Published on: 8th September 2016
Case Study 5
Learning Health Systems
Associate Prof Chris Gale, Dr Marlous Hall, Dr Kristina Laut, University of Leeds on behalf of The National Institute for Cardiovascular Outcomes Research (NICOR)
By analysing national data, researchers from The Farr Institute worked with the Universities of Leeds and York to understand how emergency procedures for heart attacks are used across the NHS.
Some patients who develop sudden chest pains undergo an emergency procedure that re-establishes blood supply in the heart in order to prevent early death from a fatal heart attack. The procedure involves insertion of a thin wire into the heart’s blood vessels on the end of which is a small balloon. Inflation of the balloon removes the blockage in the blood vessel. The balloon is then deflated and removed leaving behind a metal ring called a stent to keep the blood vessel open, allowing blood to flow freely. Although it’s an effective and often life-saving procedure, it is adopted unevenly across hospitals in England. It is important to understand why this is and to find out if anything can be done to increase how many patients receive this treatment.
A team of researchers from the Universities of Leeds and York, along with investigators from The Farr Institute, studied data on heart attacks and how they are treated. This information was gathered from all NHS hospitals in England that performed the procedure between 2003 and 2013. The data was analysed by the team to try and get to the bottom of why not all eligible patients received this procedure.
The team found that the number of patients who received the procedure increased from almost none in 2003 to 86% of those who were eligible by 2013.
They also found that the number of eligible patients who received it varied between hospitals. The data suggested that some of the lower uptake was due to pre-existing conditions such as angina, kidney failure, diseases caused by problems with the blood supply to the brain and previous heart attacks. The data also showed that people over the age of 80 were less likely to receive it and it was more common for patients that had undergone it before.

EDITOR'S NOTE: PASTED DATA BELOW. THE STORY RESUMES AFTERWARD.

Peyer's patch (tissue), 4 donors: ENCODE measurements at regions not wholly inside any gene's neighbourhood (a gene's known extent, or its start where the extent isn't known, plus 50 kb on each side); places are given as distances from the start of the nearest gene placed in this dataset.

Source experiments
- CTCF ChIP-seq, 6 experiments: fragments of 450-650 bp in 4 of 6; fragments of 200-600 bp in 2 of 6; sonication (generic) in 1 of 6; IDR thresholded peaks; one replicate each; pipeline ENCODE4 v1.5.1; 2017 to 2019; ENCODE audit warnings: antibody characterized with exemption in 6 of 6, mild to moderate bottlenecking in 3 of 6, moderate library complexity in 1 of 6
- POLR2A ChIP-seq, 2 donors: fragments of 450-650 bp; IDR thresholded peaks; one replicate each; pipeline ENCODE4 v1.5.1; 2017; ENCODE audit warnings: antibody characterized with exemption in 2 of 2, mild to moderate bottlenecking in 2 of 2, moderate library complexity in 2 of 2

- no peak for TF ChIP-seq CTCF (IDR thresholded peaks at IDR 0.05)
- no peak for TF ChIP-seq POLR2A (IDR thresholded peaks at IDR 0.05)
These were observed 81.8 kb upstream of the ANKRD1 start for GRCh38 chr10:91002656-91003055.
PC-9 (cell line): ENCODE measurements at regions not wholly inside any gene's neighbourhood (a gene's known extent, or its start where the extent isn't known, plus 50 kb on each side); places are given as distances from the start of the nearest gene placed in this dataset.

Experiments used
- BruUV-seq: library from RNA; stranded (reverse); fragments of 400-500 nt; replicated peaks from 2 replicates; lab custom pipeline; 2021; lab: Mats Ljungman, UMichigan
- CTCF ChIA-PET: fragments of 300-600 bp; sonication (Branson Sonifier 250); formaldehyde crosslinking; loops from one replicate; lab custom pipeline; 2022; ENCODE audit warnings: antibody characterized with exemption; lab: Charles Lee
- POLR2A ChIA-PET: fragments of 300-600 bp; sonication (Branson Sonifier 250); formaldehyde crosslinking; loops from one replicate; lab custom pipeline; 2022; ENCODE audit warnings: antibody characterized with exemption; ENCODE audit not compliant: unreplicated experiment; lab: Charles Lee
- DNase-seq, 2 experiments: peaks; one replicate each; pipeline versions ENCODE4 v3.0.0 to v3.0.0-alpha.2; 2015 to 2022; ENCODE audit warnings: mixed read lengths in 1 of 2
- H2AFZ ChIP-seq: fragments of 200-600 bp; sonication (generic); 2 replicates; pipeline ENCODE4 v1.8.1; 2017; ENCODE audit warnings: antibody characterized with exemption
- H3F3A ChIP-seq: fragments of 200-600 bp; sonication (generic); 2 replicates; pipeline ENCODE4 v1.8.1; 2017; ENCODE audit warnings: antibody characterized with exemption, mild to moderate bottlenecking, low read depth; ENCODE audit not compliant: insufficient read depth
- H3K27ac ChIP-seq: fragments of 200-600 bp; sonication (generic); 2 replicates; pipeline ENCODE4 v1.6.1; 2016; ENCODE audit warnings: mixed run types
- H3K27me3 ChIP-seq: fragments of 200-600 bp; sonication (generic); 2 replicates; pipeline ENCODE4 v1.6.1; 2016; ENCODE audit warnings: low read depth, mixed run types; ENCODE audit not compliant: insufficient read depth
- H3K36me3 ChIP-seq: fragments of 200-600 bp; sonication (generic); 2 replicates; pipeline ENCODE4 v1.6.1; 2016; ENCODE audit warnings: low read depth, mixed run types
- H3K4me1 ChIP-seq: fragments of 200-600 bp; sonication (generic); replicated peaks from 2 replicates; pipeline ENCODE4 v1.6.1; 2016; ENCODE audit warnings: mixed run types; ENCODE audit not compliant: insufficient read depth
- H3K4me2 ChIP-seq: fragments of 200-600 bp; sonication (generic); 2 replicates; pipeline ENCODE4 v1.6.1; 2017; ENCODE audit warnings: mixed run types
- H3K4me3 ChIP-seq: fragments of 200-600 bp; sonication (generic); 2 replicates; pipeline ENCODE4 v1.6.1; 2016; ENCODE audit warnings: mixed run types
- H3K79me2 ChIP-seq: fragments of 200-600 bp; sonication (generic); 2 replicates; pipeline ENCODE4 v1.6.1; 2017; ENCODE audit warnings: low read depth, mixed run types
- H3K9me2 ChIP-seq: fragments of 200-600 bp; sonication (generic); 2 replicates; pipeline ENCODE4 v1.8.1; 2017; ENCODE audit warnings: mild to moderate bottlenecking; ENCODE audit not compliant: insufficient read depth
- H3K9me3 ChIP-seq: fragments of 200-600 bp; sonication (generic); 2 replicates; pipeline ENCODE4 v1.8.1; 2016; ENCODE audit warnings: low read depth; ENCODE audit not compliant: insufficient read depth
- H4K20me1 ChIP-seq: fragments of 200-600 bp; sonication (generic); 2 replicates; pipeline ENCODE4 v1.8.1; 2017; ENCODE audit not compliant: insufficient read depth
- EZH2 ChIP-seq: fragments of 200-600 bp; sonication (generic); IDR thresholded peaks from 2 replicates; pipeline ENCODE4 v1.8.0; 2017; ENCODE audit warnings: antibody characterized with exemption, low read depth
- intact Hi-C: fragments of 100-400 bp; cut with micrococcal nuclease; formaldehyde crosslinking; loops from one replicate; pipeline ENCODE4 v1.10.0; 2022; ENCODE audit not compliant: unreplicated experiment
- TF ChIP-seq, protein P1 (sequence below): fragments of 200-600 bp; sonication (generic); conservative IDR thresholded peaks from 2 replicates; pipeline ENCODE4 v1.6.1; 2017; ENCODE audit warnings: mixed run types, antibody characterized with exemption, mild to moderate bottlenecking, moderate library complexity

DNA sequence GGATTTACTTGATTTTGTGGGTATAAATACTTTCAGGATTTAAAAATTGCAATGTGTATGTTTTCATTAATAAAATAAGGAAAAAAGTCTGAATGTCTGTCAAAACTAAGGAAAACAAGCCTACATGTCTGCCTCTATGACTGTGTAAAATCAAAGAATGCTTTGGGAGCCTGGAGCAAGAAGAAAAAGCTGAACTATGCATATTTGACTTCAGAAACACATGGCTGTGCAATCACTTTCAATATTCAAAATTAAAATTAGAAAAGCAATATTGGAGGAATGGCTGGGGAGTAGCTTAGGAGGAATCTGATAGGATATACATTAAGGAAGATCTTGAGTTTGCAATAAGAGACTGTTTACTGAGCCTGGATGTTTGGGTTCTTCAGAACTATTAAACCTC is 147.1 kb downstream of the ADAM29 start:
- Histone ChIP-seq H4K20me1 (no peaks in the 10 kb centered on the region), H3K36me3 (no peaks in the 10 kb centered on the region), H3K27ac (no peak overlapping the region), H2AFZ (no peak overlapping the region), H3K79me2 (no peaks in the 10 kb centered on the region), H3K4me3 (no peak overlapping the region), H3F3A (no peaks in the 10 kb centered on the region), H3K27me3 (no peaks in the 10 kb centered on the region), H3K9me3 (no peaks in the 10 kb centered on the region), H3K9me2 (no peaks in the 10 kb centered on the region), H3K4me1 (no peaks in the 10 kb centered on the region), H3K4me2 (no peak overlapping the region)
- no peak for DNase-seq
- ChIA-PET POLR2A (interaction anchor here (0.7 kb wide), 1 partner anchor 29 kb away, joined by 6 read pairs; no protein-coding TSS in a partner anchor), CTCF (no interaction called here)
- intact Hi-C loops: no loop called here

Numbers were higher among those hospitals that employed more doctors specialising in heart conditions. It was also found that numbers were higher where the procedure was available to patients 24 hours a day, 7 days a week. The researchers were able to conclude that half of this variation in uptake of the procedure was due to differences between hospitals which are still under investigation, although it is not thought that this is down to differences in staffing
By using data in research, scientists identified factors associated with the delayed uptake of this heart procedure in hospitals, providing evidence for other healthcare systems to learn from. This highlights how important it is to make sure that recommended procedures are rolled out properly across the whole country, not just in certain hospitals.
We now know that the uptake of this life saving treatment has improved dramatically between 2003 and 2013. However, there is still an opportunity to improve further. This valuable information can allow management and policy makers to enhance treatments for patients by offering the best possible procedures, saving more lives
across the country.
For further information on heart disease including steps you can take to prevent heart disease, please visit the British Heart Foundation website, www.bhf.org.uk
Enquiries to Cherry Martin, Communications Manager, The Farr Institute of
Health Informatics Research, email@example.com